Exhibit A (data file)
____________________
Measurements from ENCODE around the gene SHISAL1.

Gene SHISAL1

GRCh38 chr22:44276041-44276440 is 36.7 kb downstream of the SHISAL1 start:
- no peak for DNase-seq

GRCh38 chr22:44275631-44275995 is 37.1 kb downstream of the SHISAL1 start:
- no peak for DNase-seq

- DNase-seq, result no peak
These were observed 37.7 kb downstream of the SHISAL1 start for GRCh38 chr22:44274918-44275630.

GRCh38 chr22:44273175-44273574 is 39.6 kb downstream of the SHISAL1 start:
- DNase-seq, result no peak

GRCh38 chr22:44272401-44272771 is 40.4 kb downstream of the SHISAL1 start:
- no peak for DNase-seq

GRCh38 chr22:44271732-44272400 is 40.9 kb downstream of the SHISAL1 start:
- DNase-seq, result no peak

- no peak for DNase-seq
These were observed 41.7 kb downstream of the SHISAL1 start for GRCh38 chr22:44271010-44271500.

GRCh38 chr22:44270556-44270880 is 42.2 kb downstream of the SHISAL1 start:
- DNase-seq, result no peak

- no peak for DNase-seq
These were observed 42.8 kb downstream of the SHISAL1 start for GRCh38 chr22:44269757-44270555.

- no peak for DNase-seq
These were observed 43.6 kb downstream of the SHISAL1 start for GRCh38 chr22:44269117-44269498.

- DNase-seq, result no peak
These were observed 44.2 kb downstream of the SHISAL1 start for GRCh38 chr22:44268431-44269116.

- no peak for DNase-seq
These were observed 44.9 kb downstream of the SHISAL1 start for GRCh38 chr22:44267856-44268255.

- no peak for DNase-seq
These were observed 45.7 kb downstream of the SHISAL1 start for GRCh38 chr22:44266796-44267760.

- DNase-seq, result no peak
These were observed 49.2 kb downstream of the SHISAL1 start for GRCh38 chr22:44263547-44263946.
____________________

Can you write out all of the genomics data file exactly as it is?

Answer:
Measurements from ENCODE around the gene SHISAL1.

Gene SHISAL1

GRCh38 chr22:44276041-44276440 is 36.7 kb downstream of the SHISAL1 start:
- no peak for DNase-seq

GRCh38 chr22:44275631-44275995 is 37.1 kb downstream of the SHISAL1 start:
- no peak for DNase-seq

- DNase-seq, result no peak
These were observed 37.7 kb downstream of the SHISAL1 start for GRCh38 chr22:44274918-44275630.

GRCh38 chr22:44273175-44273574 is 39.6 kb downstream of the SHISAL1 start:
- DNase-seq, result no peak

GRCh38 chr22:44272401-44272771 is 40.4 kb downstream of the SHISAL1 start:
- no peak for DNase-seq

GRCh38 chr22:44271732-44272400 is 40.9 kb downstream of the SHISAL1 start:
- DNase-seq, result no peak

- no peak for DNase-seq
These were observed 41.7 kb downstream of the SHISAL1 start for GRCh38 chr22:44271010-44271500.

GRCh38 chr22:44270556-44270880 is 42.2 kb downstream of the SHISAL1 start:
- DNase-seq, result no peak

- no peak for DNase-seq
These were observed 42.8 kb downstream of the SHISAL1 start for GRCh38 chr22:44269757-44270555.

- no peak for DNase-seq
These were observed 43.6 kb downstream of the SHISAL1 start for GRCh38 chr22:44269117-44269498.

- DNase-seq, result no peak
These were observed 44.2 kb downstream of the SHISAL1 start for GRCh38 chr22:44268431-44269116.

- no peak for DNase-seq
These were observed 44.9 kb downstream of the SHISAL1 start for GRCh38 chr22:44267856-44268255.

- no peak for DNase-seq
These were observed 45.7 kb downstream of the SHISAL1 start for GRCh38 chr22:44266796-44267760.

- DNase-seq, result no peak
These were observed 49.2 kb downstream of the SHISAL1 start for GRCh38 chr22:44263547-44263946.